On program material like the hard-rocking “Paralyzer,” by Finger 11, guitar attacks were audibly distinct from hi-hat hits and identifiable in the stereo field of an otherwise typical rock mix heavy on the low mids. Fantasia's “When I See U” radio mix, which has only a kick drum and no musical bass, seemed to benefit from engaging the port emulation switch, while the near-distorted bass of “Make Me Better,” by Fabolous with Ne-Yo, confirmed my suspicion that although mixing hip-hop on the RM1s would be reliable, players and DJs in the house would probably get a better vibe from the larger RM2 or with the RM1s matched to a high-quality subwoofer.
That's not to say that the RM1 has any problem with bass — far from it. On traditional material, like my own jazz-influenced country projects, or a traditional country song with a modern mix, like Vince Gill's “Cold Grey Light of Gone,” electric bass balanced beautifully with the crisp highs and clean mids of the RM1. The growling low end of the Del McCoury band's upright bass on the Gill tune made me think I had the port emulation switch on, but I didn't. Still, lower-frequency jams like Fabolous's cry out for a range extending below 50 Hz.
Changing settings on the RM1 differs from adjusting analog powered monitors, because all internal processing, including the crossover, is digital. The HF, LF, and Gain Trim pots don't have stops; they can turn continuously. When you land on one of the marked settings, the adjustment becomes audible after a very short delay. Considering that many people will have to use a thumbnail or screwdriver to change these settings, it's good that you probably will have to set them only once. It would be nice to have easier access to the bass-port emulation switch, especially if you plan to mount the monitors on the wall.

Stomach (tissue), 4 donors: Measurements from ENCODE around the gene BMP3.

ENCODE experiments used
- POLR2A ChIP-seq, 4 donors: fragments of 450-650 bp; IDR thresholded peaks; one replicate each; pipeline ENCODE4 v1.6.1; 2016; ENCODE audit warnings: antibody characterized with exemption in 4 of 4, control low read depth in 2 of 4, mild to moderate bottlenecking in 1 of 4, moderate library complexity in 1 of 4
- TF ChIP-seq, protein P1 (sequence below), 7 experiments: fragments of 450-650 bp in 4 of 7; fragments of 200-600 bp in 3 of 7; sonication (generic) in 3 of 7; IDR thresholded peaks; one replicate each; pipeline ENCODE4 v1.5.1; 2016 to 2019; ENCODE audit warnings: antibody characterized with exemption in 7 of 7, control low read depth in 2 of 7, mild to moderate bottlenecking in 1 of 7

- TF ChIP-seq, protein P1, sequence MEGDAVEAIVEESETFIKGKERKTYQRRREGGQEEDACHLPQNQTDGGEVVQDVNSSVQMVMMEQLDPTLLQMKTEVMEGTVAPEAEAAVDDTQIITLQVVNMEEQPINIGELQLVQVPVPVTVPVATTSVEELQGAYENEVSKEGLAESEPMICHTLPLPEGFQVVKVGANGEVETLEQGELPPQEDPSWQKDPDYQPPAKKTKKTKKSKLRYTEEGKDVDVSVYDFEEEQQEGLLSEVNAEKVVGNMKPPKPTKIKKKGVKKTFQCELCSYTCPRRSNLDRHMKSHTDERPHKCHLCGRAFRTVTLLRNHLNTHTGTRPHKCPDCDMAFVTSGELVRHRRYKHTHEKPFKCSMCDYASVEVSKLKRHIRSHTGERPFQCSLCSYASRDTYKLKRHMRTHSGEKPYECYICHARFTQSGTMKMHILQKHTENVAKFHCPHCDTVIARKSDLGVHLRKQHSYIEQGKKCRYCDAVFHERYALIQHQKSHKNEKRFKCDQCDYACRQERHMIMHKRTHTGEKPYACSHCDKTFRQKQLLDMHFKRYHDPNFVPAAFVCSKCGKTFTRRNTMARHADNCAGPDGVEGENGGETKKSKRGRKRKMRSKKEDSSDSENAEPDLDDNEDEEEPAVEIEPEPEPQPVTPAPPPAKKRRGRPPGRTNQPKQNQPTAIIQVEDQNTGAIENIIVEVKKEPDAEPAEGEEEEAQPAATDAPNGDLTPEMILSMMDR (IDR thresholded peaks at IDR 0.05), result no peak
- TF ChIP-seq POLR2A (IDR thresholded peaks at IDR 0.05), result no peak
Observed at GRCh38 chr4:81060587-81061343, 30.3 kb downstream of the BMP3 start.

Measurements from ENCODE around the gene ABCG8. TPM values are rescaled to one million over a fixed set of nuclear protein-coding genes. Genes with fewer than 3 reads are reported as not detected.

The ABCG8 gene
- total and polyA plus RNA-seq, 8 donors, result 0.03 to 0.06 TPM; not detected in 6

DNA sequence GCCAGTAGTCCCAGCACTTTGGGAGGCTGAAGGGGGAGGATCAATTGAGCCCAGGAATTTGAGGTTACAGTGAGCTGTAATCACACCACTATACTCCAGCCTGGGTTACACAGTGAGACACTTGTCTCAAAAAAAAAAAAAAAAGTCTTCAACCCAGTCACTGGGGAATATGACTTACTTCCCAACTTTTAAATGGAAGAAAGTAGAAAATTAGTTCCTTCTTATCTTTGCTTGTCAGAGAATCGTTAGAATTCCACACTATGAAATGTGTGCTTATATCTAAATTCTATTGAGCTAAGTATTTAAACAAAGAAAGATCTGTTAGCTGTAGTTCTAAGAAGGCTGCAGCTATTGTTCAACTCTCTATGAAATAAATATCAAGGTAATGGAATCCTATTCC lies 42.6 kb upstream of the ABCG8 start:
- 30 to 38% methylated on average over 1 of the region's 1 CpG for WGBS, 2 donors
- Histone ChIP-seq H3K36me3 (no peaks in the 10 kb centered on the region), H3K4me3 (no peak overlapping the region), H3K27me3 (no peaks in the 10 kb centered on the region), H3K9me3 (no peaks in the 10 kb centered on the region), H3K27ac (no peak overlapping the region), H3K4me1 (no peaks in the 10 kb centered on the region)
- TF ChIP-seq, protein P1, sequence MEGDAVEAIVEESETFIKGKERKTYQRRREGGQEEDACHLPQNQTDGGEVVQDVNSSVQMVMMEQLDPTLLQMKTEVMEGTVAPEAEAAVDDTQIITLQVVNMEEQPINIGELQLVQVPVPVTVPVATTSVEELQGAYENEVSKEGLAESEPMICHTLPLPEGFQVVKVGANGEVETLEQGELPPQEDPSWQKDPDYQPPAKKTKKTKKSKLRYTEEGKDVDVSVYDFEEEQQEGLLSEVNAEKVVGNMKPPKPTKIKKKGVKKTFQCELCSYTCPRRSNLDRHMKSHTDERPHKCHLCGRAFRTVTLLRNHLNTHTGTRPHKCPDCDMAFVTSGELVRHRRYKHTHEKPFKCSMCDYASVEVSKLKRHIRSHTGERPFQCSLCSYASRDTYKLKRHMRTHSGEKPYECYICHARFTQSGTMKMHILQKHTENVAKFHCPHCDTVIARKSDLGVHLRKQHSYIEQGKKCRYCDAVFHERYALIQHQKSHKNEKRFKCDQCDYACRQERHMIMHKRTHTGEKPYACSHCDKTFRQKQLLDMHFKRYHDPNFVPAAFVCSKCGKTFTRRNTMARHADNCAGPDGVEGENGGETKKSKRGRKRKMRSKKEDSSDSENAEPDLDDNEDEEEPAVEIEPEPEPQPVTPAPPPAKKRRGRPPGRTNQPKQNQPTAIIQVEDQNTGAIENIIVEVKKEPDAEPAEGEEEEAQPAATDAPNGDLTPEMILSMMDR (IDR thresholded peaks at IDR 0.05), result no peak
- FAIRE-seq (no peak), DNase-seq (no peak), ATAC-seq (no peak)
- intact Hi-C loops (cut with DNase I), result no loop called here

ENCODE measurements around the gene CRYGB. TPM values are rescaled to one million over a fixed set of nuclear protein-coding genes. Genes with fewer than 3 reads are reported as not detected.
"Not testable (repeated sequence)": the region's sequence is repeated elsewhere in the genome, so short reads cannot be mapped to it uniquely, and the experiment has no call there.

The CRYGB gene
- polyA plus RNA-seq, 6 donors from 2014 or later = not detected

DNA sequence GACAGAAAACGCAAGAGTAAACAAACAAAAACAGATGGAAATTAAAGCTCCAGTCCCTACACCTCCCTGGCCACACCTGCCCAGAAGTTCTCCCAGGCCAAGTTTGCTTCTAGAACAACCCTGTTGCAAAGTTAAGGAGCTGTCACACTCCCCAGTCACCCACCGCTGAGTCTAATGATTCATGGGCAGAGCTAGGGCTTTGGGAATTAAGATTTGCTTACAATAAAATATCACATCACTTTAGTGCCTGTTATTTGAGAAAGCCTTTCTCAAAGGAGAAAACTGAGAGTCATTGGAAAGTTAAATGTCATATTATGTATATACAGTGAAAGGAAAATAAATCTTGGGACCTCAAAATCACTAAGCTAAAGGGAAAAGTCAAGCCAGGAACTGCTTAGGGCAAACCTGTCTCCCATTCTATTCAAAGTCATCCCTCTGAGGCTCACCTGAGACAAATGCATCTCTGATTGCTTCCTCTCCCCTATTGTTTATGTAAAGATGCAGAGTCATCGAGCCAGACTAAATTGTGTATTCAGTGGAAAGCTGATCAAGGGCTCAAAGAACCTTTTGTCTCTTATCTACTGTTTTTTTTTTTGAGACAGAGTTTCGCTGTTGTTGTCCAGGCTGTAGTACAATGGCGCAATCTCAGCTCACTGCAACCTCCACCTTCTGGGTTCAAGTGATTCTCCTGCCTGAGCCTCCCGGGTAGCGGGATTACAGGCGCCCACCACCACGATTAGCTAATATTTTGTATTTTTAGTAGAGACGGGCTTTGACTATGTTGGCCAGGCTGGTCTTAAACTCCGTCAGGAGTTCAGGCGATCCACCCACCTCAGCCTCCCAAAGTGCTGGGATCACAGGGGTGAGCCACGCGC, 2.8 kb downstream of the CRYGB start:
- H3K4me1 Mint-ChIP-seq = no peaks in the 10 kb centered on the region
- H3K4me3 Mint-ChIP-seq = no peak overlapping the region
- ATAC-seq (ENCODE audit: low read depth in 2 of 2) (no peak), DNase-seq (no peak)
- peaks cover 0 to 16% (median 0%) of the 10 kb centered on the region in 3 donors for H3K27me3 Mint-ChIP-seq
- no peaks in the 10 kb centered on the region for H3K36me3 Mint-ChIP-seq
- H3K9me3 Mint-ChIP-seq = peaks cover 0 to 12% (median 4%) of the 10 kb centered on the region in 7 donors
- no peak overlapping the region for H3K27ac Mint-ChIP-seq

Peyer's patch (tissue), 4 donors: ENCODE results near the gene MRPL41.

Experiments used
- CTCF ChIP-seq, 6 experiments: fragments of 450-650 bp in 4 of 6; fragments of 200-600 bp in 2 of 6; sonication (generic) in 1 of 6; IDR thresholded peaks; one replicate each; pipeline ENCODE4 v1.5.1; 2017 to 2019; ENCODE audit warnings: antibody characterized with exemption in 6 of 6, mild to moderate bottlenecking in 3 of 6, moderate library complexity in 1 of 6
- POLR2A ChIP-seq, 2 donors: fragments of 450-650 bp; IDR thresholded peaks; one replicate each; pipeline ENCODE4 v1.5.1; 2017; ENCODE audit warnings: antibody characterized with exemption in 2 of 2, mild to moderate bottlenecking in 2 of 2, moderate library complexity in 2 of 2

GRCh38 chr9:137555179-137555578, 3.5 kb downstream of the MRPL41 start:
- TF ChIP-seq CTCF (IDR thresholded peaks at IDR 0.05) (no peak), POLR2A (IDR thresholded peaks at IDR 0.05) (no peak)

But that's a minor complaint. On the whole, the RM1 reflects a successful marriage of the digital studio know-how of Digidesign and the audiophile design skills of PMC. The RM1 is an efficient, manageable, and great-sounding beast of a compact monitor that should be a match made in heaven for Pro Tools HD studios. With a footprint that a space-challenged studio owner could love, it should fit just as well into any high-end project studio.
Rusty Cutchin is a producer, engineer, and music journalist in the New York City area.
FEATURES 4 EASE OF USE 5 AUDIO QUALITY 5 VALUE 3
RATING PRODUCTS FROM 1 TO 5
PROS: Excellent sound. Distinctive design. Superior bass and imaging. Efficient power handling.
CONS: Rear-panel adjustment posts hard to grasp. Pricey.